For me it was because I think my son needed to see a real college tour and begin to actually verbalize specifics about what he didnt like. So yes, even though we knew my son would not apply to a college, we toured it (and yes it solidified him saying it wasnt for him.)
D22 visited 9 colleges last year before applying but only did 3 formally led tours. Of those, 2 provided lunch in the dining hall — Rose Hulman and UIUC (I don’t think CWRU did, but I wasn’t at that tour). All of our other visits were self-guided and we should have prepared better when seeing Purdue on one of the hottest days I can remember! Once she got all of her acceptances there were 3 schools she was seriously considering and planned on attending all of their accepted students’ days. Boulder even had a “mocktail” party the evening before their accepted students’ day just for women in engineering that looked really nice. In the end, she wanted Indiana so we canceled our trips to Boulder and Pitt and didn’t attend their admitted students’ days. We did attend IU’s Luddy Day (for direct admits to the Luddy School of Informatics, Computing, and Engineering) which was great — boxed lunch, bagels/snacks/coffee in the morning, swag, etc. IU also had a nice reception in Downtown Chicago for IL scholarship recipients. That event sealed the deal for D. While she loved the hot chocolate bar, dessert stations, ballroom reception, etc. it was when a TA from her 2021 Women in Cybersecurity Immersion summer camp remembered her and said excitedly “Hey, you’re X! From my class!” that she was sold. Keep in mind that camp was online last year, this reception had over 300 high school seniors in attendance, and everyone was in masks. That D was remembered and recognized by her TA made all the difference. It doesn’t matter that she originally thought Denison was a good fit for her in size and style, this school with 10,000 class of 2026 freshmen somehow made D feel seen and she’s thrilled.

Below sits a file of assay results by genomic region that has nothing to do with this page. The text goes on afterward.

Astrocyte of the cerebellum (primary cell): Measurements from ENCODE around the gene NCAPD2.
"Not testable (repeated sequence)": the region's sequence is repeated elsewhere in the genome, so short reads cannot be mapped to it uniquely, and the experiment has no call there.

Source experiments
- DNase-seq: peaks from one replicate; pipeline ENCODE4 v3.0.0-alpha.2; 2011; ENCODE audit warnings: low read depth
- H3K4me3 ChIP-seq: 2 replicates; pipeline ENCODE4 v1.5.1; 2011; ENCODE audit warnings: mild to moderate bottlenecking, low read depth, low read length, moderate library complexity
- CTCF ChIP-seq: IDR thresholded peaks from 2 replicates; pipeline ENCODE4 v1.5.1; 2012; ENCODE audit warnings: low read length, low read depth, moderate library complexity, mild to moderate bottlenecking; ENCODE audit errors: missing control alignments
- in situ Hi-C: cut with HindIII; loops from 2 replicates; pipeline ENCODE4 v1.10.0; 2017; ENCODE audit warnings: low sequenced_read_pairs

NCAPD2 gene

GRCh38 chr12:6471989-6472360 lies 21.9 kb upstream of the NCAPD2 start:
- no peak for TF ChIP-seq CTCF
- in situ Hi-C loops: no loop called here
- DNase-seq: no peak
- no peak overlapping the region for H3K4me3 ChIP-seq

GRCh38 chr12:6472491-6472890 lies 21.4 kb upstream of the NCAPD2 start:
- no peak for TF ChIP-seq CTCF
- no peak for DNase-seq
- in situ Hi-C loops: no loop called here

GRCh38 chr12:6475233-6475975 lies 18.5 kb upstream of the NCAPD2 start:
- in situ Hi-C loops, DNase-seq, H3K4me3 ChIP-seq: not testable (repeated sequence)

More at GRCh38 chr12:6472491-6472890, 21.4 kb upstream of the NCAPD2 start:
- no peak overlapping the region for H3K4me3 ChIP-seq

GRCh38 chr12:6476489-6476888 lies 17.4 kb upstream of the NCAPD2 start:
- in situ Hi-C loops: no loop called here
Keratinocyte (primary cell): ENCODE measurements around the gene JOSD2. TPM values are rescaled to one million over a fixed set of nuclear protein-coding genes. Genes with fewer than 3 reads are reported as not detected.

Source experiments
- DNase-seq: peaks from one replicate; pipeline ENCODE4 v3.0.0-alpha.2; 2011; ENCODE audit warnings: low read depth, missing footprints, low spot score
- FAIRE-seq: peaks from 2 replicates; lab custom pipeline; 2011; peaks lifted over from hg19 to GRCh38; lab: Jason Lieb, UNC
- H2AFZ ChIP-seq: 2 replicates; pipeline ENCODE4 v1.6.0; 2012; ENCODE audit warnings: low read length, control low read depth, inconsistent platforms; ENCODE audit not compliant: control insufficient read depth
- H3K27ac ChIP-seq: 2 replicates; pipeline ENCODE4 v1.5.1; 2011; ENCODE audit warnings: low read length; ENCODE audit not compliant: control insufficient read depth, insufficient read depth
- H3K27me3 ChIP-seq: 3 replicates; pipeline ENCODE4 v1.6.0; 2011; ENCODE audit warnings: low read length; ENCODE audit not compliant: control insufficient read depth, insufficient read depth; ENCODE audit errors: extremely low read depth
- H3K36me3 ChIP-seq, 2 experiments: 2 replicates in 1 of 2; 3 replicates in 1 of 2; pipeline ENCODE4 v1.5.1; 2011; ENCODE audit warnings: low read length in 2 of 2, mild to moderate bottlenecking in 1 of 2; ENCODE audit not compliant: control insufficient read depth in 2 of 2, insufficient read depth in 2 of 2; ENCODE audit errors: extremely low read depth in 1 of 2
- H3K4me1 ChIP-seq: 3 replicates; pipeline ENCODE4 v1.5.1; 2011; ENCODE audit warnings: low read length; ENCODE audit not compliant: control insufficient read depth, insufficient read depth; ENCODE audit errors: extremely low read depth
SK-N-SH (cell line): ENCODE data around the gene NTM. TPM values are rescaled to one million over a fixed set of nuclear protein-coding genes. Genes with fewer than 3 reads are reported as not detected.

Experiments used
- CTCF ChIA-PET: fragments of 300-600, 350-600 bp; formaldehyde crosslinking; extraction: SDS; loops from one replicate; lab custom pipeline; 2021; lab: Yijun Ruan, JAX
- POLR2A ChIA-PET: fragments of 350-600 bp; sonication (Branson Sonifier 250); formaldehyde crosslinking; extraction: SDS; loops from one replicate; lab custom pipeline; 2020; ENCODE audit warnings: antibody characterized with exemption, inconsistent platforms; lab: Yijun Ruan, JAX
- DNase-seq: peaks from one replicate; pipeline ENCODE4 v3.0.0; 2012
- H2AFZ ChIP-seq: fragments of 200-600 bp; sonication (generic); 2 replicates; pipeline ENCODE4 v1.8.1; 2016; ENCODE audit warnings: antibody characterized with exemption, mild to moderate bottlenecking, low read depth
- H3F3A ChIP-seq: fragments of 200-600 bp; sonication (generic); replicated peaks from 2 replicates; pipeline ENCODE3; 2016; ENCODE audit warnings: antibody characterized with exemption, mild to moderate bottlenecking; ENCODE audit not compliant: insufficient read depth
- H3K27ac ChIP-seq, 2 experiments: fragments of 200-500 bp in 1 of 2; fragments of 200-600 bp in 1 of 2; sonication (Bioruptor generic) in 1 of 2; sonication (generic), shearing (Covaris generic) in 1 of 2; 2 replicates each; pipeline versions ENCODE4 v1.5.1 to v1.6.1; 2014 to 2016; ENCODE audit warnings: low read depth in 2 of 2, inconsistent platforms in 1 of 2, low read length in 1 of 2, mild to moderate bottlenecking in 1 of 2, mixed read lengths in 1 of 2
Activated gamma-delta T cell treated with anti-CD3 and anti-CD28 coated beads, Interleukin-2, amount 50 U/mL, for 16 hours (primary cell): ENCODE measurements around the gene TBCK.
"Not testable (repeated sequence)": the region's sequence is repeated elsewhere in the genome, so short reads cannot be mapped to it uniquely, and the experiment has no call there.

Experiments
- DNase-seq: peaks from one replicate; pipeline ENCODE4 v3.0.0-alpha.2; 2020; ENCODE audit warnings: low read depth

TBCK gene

Same here. Went on a tour this summer of ASU. I was pretty sure going into it that DD wouldn’t like it and I was correct. But it got her thinking more about college. She kind of had to see an actual dorm room in order to understand what the living environment might be like.
…and THEN she started talking more about what she thinks she wants/doesn’t want in a college.
Fresh, I think your daughter and my son were working off the same list - RHIT, CWRU, Pitt and Purdue. No one fed us though.
We just started doing college tours and have only done one, University of New Hampshire. It was a hot 90 degree day. I can’t recall if they offered water because we brought our own. They did off er lunch vouchers for the dining hall to the group. I think we were the only ones who took them. The food was fantastic!
The student may have been interested in that school.
We did not limit where D21 could visit. If I had an opinion about the school I kept it to myself.
Prime example of a school she wanted to visit when we did SC/NC/VA tours that I thought was a waste of time based on my outdated knowledge… Elon. It turned out to be our best tour. And not because of the food and beverage, though that was a nice touch. It was the personal campus tour. Then the personal meeting with the department head and a current senior in her major. Then the one on one coffee and chat downtown with the current student. The department tour was initiated by Elon, not requested by my D.